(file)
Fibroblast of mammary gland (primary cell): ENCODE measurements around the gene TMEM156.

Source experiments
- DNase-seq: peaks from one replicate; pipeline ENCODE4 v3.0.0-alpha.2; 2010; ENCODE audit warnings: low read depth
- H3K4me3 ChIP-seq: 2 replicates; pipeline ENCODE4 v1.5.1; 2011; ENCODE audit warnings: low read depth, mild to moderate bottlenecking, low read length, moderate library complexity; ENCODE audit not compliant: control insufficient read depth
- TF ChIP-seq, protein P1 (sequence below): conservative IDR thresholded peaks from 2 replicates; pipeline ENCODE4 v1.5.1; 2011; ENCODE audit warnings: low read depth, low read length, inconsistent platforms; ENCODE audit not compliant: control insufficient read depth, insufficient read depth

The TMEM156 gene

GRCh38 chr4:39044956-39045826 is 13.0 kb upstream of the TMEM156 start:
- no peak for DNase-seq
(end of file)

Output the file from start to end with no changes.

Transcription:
Fibroblast of mammary gland (primary cell): ENCODE measurements around the gene TMEM156.

Source experiments
- DNase-seq: peaks from one replicate; pipeline ENCODE4 v3.0.0-alpha.2; 2010; ENCODE audit warnings: low read depth
- H3K4me3 ChIP-seq: 2 replicates; pipeline ENCODE4 v1.5.1; 2011; ENCODE audit warnings: low read depth, mild to moderate bottlenecking, low read length, moderate library complexity; ENCODE audit not compliant: control insufficient read depth
- TF ChIP-seq, protein P1 (sequence below): conservative IDR thresholded peaks from 2 replicates; pipeline ENCODE4 v1.5.1; 2011; ENCODE audit warnings: low read depth, low read length, inconsistent platforms; ENCODE audit not compliant: control insufficient read depth, insufficient read depth

The TMEM156 gene

GRCh38 chr4:39044956-39045826 is 13.0 kb upstream of the TMEM156 start:
- no peak for DNase-seq